Effects of cathodal trans-spinal direct current stimulation on mouse spinal network and complex multijoint movements.
- Zaghloul Ahmed
- The Journal of neuroscience : the official…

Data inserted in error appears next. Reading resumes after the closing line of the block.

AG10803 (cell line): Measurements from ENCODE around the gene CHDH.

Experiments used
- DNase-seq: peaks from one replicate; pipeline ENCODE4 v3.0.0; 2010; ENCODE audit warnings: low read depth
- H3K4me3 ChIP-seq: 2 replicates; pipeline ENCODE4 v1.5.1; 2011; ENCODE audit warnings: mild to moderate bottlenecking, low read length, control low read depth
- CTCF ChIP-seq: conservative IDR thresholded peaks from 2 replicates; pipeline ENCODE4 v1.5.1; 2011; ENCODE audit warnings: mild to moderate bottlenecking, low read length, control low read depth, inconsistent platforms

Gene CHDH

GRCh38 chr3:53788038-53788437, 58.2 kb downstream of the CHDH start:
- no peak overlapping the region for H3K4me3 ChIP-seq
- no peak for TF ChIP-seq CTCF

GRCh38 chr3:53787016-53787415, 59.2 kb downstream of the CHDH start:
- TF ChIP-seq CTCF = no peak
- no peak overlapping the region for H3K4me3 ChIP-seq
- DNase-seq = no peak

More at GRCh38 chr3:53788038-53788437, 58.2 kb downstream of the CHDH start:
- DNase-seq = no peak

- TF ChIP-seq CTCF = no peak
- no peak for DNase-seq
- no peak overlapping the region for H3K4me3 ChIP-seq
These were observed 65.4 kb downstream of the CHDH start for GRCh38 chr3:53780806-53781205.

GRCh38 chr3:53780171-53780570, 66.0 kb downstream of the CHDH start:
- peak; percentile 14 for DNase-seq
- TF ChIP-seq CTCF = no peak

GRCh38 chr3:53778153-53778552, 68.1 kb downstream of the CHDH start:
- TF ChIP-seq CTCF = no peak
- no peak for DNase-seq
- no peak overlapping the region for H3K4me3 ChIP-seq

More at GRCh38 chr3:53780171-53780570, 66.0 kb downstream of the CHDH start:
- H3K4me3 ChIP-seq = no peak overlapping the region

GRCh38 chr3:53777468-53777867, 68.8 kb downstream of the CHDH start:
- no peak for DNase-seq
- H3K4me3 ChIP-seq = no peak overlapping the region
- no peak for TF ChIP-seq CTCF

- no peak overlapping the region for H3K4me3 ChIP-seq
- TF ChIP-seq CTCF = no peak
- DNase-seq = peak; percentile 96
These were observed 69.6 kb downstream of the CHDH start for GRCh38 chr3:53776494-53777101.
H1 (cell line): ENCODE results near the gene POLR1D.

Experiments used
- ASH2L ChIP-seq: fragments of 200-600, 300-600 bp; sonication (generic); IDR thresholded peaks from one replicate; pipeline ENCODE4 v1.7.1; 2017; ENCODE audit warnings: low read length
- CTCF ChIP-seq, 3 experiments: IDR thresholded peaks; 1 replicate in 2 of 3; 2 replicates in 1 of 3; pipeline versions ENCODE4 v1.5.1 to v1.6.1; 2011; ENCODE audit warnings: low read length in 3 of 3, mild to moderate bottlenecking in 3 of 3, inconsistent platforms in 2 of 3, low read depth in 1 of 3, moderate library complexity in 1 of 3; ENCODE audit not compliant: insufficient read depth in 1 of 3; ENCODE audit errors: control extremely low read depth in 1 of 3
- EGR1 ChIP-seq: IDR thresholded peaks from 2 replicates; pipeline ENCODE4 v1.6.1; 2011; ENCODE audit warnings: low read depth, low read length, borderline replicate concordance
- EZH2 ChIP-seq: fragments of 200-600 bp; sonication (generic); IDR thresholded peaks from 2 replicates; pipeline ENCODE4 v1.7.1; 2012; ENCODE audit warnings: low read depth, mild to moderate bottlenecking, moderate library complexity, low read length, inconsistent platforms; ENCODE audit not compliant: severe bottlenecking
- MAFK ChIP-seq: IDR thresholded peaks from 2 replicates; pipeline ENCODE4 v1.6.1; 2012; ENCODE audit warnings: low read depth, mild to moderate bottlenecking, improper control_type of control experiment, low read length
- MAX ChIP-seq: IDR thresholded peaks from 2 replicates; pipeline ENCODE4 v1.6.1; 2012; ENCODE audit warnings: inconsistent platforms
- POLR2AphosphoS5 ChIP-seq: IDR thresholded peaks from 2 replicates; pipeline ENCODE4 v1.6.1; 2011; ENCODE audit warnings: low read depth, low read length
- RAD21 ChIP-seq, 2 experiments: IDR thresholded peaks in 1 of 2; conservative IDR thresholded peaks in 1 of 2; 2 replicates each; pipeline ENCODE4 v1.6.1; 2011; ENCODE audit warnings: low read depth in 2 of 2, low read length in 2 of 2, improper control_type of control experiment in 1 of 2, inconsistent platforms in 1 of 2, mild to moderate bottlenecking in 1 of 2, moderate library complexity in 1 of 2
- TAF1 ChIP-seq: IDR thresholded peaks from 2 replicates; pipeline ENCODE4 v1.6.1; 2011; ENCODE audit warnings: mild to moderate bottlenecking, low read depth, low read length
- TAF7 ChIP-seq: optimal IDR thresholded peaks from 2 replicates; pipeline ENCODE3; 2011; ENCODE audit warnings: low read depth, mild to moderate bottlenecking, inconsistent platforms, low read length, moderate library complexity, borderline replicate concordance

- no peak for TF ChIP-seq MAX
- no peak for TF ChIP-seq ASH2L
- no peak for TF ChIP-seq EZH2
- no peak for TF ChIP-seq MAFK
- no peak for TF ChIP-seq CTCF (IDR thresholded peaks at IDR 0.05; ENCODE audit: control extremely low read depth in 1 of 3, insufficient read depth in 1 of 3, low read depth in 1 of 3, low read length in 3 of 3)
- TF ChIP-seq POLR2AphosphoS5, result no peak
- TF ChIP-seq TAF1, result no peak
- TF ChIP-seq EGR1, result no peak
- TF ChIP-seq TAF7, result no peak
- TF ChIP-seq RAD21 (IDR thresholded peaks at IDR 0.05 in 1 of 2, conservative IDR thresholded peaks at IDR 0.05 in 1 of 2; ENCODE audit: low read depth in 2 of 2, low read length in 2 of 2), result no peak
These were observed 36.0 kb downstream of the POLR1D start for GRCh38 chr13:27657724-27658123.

The spinal network coordinating locomotion is comprised of a core of glutamate and glycine interneurons. This network is modulated by several transmitter systems including spinal GABA interneurons. The purpose of this study is to explore the contribution of GABAergic neurons to the regulation of locomotor burst frequency in the lamprey model. Using gabazine, a competitive GABAA antagonist more specific than bicuculline, the goal was to provide a detailed analysis of the influence of an endogenous activation of GABAA receptors on fictive locomotion, as well as their possible interaction with GABAB and involvement of GABAC receptors. During N-methyl-D-aspartate (NMDA)-induced fictive locomotion (ventral root recordings in the isolated spinal cord), gabazine (0.1-100 microM) significantly increased the burst rate up to twofold, without changes in regularity or "burst quality." Gabazine had a proportionately greater effect at higher initial burst rates. Picrotoxin (1-7.5 microM), a less selective GABAA antagonist, also produced a pronounced increase in frequency, but at higher concentrations, the rhythm deteriorated, likely due to the unspecific effects on glycine receptors. The selective GABAB antagonist CGP55845 also increased the frequency, and this effect was markedly enhanced when combined with the GABAA antagonist gabazine. The GABAC antagonist (1,2,5,6-tetrahydropyridine-4-yl)methylphosphinic acid (TPMPA) had no effect on locomotor bursting. Thus the spinal GABA system does play a prominent role in burst frequency regulation in that it reduces the burst frequency by < or =50%, presumably due to presynaptic and soma-dendritic effects documented previously. It is not required for burst generation, but acts as a powerful modulator.